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15 Grocery Shopping Hacks from a Mom of 15

In our home grocery shopping is not incidental, it is MONUMENTAL !

We have to take out a back seat in our 15 passenger van to fit a major grocery-shop, and even then we have to use a few seats as well, and then putting all of that food away takes a small army.

Thankfully, I’ve never been on my own in this endeavor. As in everything, the Holy Spirit has come alongside me to comfort, guide, and provide. He equips me with wisdom and understanding that far surpasses my own abilities.

Trust in the Lord with all your heart

and lean not on your own understanding;

in all your ways submit to him,

and he will make your paths straight.

Proverbs 3:5-6

While I am grocery planning and shopping, I am praying, and I am expecting to find good deals wherever I go. Many times cashiers have been astonished by what I have been able to purchase with just a tiny bit of money, and then I turn right around and give God the glory!

Feeding such a crew three meals a day, seven days a week has forced me to think seriously about food in general. As I have studied and applied hours of concentrated thought, I have come up with some principles, strategies and solutions that have helped me keep meals and snacks from either taking over our lives or becoming a chaotic free-for-all.

Among the principles I have come up with are these:

One: Ignore the fads.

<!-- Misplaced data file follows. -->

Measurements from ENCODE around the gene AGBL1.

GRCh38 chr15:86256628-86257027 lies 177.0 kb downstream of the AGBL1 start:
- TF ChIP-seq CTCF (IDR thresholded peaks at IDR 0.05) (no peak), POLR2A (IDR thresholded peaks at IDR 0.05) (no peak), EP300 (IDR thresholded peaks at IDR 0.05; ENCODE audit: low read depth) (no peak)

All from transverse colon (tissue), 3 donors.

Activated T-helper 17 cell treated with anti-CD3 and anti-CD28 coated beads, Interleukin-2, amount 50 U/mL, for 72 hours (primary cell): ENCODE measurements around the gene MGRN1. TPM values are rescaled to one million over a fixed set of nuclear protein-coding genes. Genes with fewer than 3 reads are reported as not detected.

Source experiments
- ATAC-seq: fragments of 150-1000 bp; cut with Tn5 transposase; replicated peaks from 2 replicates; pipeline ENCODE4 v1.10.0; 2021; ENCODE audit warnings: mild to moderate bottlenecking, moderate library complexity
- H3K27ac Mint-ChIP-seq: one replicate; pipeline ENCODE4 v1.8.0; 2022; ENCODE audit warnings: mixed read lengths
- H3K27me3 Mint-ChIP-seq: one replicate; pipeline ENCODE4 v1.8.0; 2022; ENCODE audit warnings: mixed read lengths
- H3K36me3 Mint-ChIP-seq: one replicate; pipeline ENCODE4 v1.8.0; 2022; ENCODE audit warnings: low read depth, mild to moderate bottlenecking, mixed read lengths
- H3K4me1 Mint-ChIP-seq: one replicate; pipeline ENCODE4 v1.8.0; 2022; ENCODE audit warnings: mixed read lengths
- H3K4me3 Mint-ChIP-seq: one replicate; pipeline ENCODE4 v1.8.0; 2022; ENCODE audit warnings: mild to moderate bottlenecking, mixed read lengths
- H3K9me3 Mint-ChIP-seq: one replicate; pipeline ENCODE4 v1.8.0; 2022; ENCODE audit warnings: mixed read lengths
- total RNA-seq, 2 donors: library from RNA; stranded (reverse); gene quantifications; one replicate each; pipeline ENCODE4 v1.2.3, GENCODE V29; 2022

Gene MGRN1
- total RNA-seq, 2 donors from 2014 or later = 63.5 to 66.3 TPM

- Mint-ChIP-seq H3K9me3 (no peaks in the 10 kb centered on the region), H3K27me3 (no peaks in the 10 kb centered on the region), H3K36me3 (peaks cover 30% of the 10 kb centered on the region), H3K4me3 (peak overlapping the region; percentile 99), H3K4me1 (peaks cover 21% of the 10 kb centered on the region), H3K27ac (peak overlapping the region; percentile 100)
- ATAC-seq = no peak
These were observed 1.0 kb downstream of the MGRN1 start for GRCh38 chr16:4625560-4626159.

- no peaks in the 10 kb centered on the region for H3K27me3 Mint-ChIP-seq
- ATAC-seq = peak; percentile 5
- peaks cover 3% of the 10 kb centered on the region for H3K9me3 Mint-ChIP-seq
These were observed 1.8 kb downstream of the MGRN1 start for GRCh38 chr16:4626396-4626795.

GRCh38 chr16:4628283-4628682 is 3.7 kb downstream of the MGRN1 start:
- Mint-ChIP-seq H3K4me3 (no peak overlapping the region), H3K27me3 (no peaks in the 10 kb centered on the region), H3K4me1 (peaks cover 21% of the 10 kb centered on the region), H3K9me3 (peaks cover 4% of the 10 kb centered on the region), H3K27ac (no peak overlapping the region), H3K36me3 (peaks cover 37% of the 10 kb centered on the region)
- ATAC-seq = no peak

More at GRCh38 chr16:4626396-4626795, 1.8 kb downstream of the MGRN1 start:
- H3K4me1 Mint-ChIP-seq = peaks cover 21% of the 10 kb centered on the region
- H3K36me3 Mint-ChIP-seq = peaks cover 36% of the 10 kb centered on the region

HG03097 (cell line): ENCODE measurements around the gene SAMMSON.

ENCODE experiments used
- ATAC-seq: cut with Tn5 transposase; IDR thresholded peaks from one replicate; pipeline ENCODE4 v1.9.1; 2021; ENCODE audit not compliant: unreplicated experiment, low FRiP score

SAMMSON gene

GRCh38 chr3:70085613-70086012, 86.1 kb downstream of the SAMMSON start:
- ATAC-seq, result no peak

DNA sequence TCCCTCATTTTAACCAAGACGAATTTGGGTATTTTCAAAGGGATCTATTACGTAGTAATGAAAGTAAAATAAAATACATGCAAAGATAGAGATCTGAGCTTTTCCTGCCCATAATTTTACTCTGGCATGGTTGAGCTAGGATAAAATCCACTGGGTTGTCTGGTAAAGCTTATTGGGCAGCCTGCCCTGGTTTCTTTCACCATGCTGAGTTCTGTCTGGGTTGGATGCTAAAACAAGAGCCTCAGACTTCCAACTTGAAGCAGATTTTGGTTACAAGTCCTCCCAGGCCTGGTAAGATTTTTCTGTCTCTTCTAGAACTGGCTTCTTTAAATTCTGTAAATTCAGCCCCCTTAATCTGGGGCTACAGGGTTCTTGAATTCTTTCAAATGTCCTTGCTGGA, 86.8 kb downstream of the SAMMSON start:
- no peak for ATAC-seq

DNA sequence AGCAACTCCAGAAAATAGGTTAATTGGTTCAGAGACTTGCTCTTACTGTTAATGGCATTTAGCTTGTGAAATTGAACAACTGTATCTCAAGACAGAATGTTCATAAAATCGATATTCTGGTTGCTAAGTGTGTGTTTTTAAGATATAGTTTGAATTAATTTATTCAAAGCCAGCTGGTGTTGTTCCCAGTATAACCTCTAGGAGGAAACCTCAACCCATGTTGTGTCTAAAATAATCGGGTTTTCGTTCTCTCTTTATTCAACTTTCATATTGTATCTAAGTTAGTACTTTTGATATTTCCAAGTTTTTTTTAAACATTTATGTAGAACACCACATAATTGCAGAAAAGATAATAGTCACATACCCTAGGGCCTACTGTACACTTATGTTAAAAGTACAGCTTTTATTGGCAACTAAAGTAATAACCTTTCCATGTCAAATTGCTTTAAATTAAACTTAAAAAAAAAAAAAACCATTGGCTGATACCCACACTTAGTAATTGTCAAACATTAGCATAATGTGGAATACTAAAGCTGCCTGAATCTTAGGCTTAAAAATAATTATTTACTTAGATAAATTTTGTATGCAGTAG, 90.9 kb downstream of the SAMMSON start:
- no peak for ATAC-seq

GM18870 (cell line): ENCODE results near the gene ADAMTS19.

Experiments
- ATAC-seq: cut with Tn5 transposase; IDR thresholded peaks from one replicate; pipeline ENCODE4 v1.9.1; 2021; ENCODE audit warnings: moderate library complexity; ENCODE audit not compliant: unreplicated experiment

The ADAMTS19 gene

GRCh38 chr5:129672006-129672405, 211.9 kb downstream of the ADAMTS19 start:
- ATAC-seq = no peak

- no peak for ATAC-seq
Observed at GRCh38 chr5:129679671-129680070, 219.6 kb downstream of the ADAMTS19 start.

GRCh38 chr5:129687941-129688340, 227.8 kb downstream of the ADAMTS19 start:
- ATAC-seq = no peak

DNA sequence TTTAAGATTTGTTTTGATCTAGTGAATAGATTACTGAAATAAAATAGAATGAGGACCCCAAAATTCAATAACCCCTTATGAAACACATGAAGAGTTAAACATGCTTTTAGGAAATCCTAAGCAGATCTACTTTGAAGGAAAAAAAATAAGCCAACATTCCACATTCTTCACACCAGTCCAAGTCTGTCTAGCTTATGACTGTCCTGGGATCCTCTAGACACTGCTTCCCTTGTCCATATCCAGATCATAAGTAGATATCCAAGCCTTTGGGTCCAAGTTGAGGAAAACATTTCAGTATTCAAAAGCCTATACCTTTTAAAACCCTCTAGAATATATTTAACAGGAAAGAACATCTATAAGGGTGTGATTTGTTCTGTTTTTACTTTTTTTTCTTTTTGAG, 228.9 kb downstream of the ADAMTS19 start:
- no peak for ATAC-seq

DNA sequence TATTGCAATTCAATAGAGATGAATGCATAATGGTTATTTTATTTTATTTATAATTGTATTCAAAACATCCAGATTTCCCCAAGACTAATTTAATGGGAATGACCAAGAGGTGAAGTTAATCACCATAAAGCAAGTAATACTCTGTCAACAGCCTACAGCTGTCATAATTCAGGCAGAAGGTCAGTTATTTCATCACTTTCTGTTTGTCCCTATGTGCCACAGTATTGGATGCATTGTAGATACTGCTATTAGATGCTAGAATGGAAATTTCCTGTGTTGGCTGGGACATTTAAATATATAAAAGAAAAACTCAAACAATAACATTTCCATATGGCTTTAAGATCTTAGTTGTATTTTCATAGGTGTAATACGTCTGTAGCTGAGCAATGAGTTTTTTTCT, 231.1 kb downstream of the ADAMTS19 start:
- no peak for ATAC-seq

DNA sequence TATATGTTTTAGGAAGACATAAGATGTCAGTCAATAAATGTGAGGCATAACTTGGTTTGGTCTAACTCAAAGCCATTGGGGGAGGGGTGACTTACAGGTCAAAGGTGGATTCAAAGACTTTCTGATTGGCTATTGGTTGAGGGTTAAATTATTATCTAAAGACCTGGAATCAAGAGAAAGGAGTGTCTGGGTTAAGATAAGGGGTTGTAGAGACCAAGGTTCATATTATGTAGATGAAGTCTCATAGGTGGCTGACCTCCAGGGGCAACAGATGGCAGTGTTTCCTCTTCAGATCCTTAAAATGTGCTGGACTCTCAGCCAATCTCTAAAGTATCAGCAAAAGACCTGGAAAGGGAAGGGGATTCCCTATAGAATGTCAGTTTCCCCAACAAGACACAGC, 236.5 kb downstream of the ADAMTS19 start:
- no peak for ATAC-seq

I have lived over half a century now so I have seen “official” dietary guidelines change numerous change numerous times.

Despite what scientists claim, we really don’t understand everything about how our bodies use and absorb nutrients. The Word says we are “fearfully and wonderfully made,” which to me means that we probably will not be able to totally understand all of the mechanisms God has put in place in our bodies until we reach heaven and will know “even as we are known.” What we thought we knew 10 years ago has changed already–consider this article on the health benefits of bacon, or this article concerning the health benefits of eggs, or this one on why it’s good to eat carbs and here is one that scientifically counters gluten sensitivity (who would have guessed?). Even the trend towards organics is questionable, as a blogger exposes in this post.

When I was growing up everyone talked about the “four food groups.” These consisted of 1. starches, 2. proteins, 3. dairy, and 4. fruits and vegetables. The idea was that eating a variety of foods would help ensure that a person was getting what he/she needed diet-wise. This really stuck with me, partly because it is so simple and easy to remember. This is what I keep in my mind when I am planning meals for my family.